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Run ons
 

Run ons

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    Run ons Run ons Presentation Transcript

    • Run-Ons
      p. 430-431
    • What are Run-Ons?
      Two complete thoughts (independent clauses) are run together with no adequate sign given to mark the break between them.
    • Types of Run-Ons
      Run-ons that have no punctuation to mark the break between thoughts are fused sentences: they are joined together as if only one thought.
      Ex. My grades are good my social life gets a C.
    • Types of Run-Ons
      Run-ons that use a comma to connect two complete thoughts are a comma splice.
      Ex. My grades are good, my social life gets a C.
      A comma alone is not strong enough to connect two complete thoughts (independent clauses).
      A stronger, clearer mark is needed between two thoughts.
    • Comma Splices
      Comma splices can also occur when two or more independent clauses are separated by a comma and a coordinating adverb, instead of by a coordinating conjunction.
      Ex. Jim studied for the test, therefore he passed.
      Conjunctions: and, but, or, nor, for, so, & yet.
    • Words that Lead to Run-ons
      People often write run-ons when the second thought begins with one of these words…
      I, you, he, she, it, we, they, there, this, that, now, then, next.
      Be on the alert for run-ons when you use these words!
    • Correcting Run-ons
      Method 1. Period and a capital letter.
      For fused sentences, locate where the major break is between thoughts.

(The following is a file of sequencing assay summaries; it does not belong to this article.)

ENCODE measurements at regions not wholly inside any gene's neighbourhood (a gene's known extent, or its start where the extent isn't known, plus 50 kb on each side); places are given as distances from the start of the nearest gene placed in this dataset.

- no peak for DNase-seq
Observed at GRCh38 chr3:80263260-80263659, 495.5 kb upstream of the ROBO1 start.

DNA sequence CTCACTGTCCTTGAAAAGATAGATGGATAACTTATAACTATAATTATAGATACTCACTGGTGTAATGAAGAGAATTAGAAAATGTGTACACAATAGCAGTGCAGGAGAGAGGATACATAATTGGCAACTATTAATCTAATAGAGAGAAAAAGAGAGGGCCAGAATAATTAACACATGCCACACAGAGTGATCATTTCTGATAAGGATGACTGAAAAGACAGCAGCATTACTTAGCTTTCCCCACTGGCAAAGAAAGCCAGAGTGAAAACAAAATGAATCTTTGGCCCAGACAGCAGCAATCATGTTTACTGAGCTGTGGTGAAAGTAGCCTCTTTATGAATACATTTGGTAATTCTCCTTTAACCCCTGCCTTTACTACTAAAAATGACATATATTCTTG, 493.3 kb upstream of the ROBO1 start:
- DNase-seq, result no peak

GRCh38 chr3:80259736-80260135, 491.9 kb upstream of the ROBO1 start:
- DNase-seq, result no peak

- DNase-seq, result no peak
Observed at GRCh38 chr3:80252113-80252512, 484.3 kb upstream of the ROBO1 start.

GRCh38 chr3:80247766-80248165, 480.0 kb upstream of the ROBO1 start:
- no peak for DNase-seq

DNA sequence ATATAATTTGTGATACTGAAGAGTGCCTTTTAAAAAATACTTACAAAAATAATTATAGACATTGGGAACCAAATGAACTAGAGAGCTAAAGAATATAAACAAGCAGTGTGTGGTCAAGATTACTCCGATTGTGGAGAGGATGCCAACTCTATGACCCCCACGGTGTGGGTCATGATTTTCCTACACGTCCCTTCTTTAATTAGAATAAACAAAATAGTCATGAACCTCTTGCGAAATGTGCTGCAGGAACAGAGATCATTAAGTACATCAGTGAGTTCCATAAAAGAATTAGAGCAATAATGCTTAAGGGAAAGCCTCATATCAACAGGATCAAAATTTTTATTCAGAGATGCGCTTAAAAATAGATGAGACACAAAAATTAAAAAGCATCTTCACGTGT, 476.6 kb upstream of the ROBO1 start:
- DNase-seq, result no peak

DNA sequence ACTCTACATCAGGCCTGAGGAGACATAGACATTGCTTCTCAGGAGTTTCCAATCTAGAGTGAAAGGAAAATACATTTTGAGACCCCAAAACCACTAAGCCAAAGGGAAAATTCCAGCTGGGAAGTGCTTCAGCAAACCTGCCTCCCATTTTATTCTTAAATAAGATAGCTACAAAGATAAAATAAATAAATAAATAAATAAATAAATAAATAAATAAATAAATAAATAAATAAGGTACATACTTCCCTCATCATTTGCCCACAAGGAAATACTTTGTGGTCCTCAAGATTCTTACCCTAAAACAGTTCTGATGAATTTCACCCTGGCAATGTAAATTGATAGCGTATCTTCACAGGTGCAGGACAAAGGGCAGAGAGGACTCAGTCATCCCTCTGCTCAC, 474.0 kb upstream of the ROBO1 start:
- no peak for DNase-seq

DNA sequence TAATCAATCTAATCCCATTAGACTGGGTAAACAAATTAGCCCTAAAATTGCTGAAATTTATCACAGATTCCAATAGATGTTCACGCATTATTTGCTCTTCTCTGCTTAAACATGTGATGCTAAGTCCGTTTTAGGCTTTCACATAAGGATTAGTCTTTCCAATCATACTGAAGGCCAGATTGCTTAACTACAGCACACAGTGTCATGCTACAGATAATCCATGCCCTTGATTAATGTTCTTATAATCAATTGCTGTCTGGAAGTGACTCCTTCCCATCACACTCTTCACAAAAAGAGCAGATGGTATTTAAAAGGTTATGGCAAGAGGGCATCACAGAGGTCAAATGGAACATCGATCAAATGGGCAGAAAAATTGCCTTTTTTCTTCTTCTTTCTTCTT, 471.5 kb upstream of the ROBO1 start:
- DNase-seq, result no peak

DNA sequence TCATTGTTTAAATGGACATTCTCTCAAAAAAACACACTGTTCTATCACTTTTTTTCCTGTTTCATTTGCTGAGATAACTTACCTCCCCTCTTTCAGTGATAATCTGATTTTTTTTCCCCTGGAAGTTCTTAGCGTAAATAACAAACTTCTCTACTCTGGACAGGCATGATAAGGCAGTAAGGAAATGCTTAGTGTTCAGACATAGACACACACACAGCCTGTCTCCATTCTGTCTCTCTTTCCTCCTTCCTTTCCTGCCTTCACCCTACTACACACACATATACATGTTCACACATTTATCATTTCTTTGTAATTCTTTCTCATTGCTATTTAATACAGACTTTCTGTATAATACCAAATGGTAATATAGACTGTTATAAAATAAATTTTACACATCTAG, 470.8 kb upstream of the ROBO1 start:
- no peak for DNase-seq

Place a period in-between thoughts.
      Make the first letter of the first word in the second thought a capital letter.
      Ex. My grades are good. My social life gets a C.
    • Method 2. Comma and a joining word.
      Use a comma and a joining word (conjunction).
      And- In addition to, along with.
      But- Yet, however, on the other hand, just the opposite, except.
      For- Because*, the reason why, the cause of something.
      So- As a result, therefore.
      Ex. My grades are good, but my social life gets a C.
    • Method 3. Semicolon ( ; )
      Use a semicolon to mark the break between thoughts.
      A semicolon is known as a strong comma.
      The semicolon may be used alone.
      Ex. It rained all week; the highway was flooded.
    • Method 3. Semicolon ( ; )
      • Use a semicolon with a transitional word & a comma to join two complete thoughts.
      Ex. We were out of money; therefore, we decided not to eat out that weekend.
      • See p. 438 for a list of transitional words and their meanings.
    • Method 4. Subordination.
      Use dependent words to show that one thought is not as important as another.
      Ex. Because it rained all week, the highway was flooded.
      Some common subordinate words:
      After, although, as, because, before, since, if, even though, unless, until, when, while.
    • Read the sentence aloud & listen for a break to indicate two complete thoughts. Your voice will probably drop and pause at a break.
      Read the paper aloud from last sentence to first. This will help you hear and see each complete thought.